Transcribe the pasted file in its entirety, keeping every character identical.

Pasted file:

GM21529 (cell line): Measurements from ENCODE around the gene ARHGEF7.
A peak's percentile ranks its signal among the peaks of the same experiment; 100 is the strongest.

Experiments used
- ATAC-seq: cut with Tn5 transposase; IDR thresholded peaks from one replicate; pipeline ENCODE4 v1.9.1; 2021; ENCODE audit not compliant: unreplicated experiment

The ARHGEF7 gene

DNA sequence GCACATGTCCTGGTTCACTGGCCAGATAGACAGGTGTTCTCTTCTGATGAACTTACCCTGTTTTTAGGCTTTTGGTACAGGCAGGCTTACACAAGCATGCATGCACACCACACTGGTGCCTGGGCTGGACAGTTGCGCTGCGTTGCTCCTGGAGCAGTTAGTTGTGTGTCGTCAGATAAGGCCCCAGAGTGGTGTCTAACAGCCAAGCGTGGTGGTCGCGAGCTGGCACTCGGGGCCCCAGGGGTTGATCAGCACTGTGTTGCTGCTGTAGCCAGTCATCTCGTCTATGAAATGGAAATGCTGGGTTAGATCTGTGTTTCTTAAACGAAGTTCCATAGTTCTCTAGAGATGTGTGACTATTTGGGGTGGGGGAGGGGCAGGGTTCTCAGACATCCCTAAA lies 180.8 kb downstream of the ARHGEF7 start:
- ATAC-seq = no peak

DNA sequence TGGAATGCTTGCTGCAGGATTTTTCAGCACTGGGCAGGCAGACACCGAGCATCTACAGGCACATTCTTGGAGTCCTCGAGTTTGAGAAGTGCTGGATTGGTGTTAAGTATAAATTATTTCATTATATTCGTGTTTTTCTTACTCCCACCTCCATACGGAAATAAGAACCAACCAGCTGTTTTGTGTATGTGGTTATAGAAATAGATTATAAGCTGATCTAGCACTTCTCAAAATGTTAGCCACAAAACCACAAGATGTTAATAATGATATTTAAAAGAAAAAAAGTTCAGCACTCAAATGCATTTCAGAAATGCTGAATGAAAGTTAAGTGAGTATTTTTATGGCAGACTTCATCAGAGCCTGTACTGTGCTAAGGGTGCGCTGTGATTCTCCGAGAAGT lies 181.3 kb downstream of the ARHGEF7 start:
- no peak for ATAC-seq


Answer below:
GM21529 (cell line): Measurements from ENCODE around the gene ARHGEF7.
A peak's percentile ranks its signal among the peaks of the same experiment; 100 is the strongest.

Experiments used
- ATAC-seq: cut with Tn5 transposase; IDR thresholded peaks from one replicate; pipeline ENCODE4 v1.9.1; 2021; ENCODE audit not compliant: unreplicated experiment

The ARHGEF7 gene

DNA sequence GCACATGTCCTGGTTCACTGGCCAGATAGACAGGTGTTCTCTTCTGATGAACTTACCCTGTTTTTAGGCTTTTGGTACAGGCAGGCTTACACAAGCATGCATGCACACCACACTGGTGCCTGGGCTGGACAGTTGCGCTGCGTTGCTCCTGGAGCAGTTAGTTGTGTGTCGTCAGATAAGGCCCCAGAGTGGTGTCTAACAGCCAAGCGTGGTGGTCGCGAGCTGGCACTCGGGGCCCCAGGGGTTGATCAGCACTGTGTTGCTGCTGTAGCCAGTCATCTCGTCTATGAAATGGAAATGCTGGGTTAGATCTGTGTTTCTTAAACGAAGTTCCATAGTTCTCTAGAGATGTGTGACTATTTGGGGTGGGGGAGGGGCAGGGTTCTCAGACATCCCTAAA lies 180.8 kb downstream of the ARHGEF7 start:
- ATAC-seq = no peak

DNA sequence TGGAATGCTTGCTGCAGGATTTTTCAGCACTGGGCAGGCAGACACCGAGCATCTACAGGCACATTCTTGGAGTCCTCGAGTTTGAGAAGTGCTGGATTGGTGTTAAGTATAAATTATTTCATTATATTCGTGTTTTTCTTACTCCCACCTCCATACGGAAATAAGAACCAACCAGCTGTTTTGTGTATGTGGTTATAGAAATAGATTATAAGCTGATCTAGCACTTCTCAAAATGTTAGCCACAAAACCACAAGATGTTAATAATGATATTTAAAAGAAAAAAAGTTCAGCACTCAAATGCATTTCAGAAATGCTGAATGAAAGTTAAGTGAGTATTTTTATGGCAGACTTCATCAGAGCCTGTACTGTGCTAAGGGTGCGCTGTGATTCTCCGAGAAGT lies 181.3 kb downstream of the ARHGEF7 start:
- no peak for ATAC-seq